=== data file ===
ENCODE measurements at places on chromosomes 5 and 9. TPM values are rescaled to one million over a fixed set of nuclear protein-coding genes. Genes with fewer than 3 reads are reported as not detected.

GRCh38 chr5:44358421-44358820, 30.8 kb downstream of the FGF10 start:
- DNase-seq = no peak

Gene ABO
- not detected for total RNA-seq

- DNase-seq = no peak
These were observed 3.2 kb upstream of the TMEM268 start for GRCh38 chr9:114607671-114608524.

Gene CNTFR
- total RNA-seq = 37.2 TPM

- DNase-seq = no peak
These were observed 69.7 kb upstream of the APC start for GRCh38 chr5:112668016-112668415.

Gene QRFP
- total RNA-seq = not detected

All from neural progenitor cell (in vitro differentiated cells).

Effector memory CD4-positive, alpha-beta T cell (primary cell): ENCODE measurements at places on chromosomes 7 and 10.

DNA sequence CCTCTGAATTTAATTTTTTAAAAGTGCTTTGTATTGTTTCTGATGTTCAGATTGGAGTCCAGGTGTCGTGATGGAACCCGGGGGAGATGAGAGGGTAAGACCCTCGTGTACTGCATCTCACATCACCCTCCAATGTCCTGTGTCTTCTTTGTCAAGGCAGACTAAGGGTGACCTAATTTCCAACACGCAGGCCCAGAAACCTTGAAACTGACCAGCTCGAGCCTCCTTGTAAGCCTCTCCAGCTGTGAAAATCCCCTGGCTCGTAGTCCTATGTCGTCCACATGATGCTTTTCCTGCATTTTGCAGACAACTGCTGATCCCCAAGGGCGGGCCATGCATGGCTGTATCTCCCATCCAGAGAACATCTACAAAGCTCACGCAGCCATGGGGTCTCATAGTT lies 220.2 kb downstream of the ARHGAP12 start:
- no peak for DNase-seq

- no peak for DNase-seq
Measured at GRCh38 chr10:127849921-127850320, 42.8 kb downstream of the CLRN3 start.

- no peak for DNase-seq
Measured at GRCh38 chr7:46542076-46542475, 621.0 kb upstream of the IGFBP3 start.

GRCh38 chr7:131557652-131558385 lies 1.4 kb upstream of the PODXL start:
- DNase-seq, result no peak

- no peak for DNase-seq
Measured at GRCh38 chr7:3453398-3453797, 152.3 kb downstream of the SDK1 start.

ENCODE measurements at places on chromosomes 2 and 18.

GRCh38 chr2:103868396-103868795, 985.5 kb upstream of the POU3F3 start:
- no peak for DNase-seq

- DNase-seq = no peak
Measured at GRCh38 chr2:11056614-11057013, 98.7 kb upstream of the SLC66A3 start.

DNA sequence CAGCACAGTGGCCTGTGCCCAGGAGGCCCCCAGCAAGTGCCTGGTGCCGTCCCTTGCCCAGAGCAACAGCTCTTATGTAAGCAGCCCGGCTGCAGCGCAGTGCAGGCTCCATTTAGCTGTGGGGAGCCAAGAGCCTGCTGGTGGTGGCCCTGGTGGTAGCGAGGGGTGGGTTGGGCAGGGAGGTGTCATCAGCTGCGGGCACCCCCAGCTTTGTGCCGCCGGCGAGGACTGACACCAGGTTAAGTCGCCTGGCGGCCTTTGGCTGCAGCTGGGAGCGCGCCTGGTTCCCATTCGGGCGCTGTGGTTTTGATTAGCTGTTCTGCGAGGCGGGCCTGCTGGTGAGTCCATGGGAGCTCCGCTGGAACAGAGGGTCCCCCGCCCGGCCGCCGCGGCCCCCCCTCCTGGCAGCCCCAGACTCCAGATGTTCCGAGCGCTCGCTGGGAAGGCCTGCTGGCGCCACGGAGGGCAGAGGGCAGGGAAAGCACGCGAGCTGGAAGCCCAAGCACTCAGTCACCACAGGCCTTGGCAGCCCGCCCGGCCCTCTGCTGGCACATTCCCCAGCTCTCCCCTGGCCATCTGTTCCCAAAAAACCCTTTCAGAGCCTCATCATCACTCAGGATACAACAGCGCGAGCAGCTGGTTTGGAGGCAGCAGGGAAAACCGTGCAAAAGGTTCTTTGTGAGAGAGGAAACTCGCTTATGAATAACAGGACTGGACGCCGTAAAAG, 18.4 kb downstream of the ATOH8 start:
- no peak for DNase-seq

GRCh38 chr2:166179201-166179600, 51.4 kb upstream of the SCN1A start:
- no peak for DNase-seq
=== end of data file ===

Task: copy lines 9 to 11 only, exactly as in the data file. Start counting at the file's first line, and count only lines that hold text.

- total RNA-seq = 37.2 TPM

- DNase-seq = no peak
These were observed 69.7 kb upstream of the APC start for GRCh38 chr5:112668016-112668415.